The following drawings are illustrative of particular embodiments and therefore do not limit the scope of the invention. They are presented to assist in providing a proper understanding of the invention. The drawings are not to scale (unless so stated) and are intended for use in conjunction with the explanations in the following detailed description. The present invention will hereinafter be described in conjunction with the accompanying drawings, wherein like referenced numerals denote like elements, and:
FIG. 1 and
FIG. 1 and
Electrical circuitry 22 typically contains numerous interconnected electrical components 23 mounted on circuit board 27 so as to form electrical module 28. As those of skill in the art will understand, the particular design of electrical circuitry 22 will depend upon the electrical function required to be performed by device 10 and will vary from application to application. Thus module 28 is intended to refer to any electrical module for providing the stimulus, communication and/or control functions needed for device 10. Circuit board 27 of module 28 includes metal contact areas 29 that are conveniently electrically coupled to inner portions 17 of one or more electrical feed-throughs 16 of device 10.
Referring again to
Referring now to
In a typical application where it is desired to communicate to or from device 10 using electromagnetic waves in a frequency range of roughly 105 to 106 Hertz, antenna coil 32 had a generally flat or pancake-like quarter-elliptical shape. Antenna coil 32 was formed of about 253 turns of 44 AWG copper magnet wire with Nylon™ insulation and a curable epoxy overcoat. Antenna coil 32 was wound on a quarter-elliptical shaped mandrel having a circular radius 80 of approximately 17.6 mm offset along one axis of the ellipse by amount 81 so that one side of the quarter-ellipse was about ten percent (˜1.6 mm) longer than the other side in plan view, that is, when viewed looking in a direction perpendicular to the plane of the coil. The coil was about 1.35 mm thick in the plane of the coil as indicated by reference number 82 in FIG. 6A and about 0.76 mm thick perpendicular to the plane of the coil as indicated by reference number 83 in FIG. 6B. The start and end terminations of the coil (leads 34) were located where the shorter side met the circular arc of the coil. Such a coil had a DC resistance of about 130-190 ohms, a parallel resonant frequency of about 0.75-1.32 MHz in air, a Q of about 15-21 and an inductance of about 2.25-3.44 mH measured in air at 175 kHz and was suitable for use in the above-described implantable device. Persons of skill in the art will understand that the above-described coil is merely exemplary and that coils of other dimensions and shapes and electrical properties can be used as may be required by the particular application, without departing from the present invention.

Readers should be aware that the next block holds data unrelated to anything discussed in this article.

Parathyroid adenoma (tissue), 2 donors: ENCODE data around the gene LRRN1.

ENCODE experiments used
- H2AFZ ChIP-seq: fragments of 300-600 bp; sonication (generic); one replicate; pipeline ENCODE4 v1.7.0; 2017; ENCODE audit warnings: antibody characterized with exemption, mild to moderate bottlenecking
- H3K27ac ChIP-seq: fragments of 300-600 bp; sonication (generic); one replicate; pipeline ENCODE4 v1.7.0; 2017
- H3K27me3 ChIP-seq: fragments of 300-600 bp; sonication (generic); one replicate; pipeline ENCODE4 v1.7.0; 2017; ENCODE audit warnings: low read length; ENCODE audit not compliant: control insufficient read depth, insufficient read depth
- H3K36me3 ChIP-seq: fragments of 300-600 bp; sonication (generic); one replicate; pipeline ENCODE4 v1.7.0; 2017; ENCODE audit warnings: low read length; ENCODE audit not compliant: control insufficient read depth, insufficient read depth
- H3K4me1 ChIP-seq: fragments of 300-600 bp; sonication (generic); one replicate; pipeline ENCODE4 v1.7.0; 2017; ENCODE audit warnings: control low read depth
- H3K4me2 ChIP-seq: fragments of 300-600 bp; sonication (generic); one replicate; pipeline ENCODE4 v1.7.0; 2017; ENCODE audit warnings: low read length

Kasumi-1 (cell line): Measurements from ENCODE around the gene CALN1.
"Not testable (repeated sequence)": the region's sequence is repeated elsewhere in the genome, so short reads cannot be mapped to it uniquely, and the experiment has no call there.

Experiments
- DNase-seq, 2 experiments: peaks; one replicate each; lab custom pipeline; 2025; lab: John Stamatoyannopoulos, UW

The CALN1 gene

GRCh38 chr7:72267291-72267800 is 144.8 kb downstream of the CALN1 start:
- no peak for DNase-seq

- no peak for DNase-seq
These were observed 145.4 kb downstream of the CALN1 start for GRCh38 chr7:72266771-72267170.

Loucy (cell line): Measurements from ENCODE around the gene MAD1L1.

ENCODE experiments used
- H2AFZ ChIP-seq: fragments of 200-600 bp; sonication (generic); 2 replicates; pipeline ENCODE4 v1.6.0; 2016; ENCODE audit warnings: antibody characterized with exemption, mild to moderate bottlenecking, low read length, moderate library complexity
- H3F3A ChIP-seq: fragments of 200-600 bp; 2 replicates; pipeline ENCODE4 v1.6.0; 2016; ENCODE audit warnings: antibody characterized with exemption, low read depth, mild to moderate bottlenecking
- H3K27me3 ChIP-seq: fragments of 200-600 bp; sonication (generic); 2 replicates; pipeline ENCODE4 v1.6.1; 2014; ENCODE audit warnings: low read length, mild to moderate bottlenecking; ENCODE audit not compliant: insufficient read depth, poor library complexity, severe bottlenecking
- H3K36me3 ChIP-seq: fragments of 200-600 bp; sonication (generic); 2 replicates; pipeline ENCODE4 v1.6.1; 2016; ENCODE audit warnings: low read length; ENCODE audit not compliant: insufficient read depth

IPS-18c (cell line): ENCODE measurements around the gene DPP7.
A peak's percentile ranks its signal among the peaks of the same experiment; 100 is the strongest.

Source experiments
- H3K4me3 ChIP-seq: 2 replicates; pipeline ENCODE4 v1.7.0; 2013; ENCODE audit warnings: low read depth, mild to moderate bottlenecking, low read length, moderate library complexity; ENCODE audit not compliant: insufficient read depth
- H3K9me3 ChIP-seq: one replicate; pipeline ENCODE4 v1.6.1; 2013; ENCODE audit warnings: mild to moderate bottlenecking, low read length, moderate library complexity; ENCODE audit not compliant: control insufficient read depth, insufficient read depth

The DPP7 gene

It is known in the prior art to use a spiral wound single-layer antenna coil or other shape formed, for example, by etching of a copper sheet bonded to an insulated backing. All of the turns or leads of such a single-layer coil are in the same plane and/or lie on a common surface. It will be noted that antenna coil 32 of the present invention has multiple turns not all lying on the same plane or common surface, that is, the turns of the antenna coil of the present invention are not all coplanar and do not lie on a common surface. Two or more layers of turns are stacked one above the other in a direction perpendicular to the principal plane of the coil. As used herein, the words “multi-layer” with respect to antenna coil 32 are intended to refer to this arrangement as distinguished from single-layer coils of the prior art.
It will be further noted that air-core area 84 within coil 32 in plan view is a substantial fraction of total plan view area 85 of coil 32 (see FIG. 6A). The air-core area is determined by measuring the area within the inner perimeter of coil 32 in FIG. 6A and the total plan view area is determine by measuring the total coil area within the outer perimeter of coil 32 in FIG. 6A. The total plan view area includes the air-core area plus the annular area of the coil windings themselves. It is desirable that air-core area 84 be at least approximately fifty percent, conveniently approximately sixty percent and preferable approximately seventy to seventy-five percent of total plan view area 85 of coil 32. This is contrast to typical spiral-wound uni-planar antennas where the air-core area is usually a much smaller fraction of the total coil area.
Referring now also to
Battery 20 is placed into support structure 26 and module 28 is placed into support structure 24 above coil 32 so that all are in contact with the adhesive 90. When adhesive 90 is cured support structures 24, 26, coil 32, module 28, and battery 20 are thereby held firmly in place within housing 11. Suitable adhesives are well known in the electronics art, as for example epoxy resins, but other adhesives may also be used. A desiccant (not shown) is desirably included within housing 11 prior to its being hermetically sealed along joint 19.
Support structures 24, 26 are desirably formed of insulating material, as for example electronic grade plastic, but other insulating materials can also be used. Any convenient means may be used to form support structures 24, 26, as for example, but not limited to die casting, injection molding and machining. It is preferred that contacts 25 be insert molded within support structure 24 so that portions 251 of contacts 25 are conveniently located to receive leads 34 of coil 32 and portions 252 of contacts 25 are conveniently located so as to provide bonding surfaces to which electrical connections (e.g., wire bonds) may be attached from module 28. Coil leads 34 are preferably solder attached to contact portions 251 after coil 32 is glued into support structure 24 and before support structure-coil combination 95 is placed in housing 11. However, other attachment methods may also be used.
Referring again to
It is preferred that coil 32, module 28 and battery 20 be supported by a two-piece support structure, that is support structure 24 for antenna coil 32 and module 28 and support structure 26 for battery 20, but this is not essential. It will also be noted that mating surfaces 30, 31 where support structures 24, 26 join provide a transverse rib running across module 11, thereby enhancing the stiffness of module 11.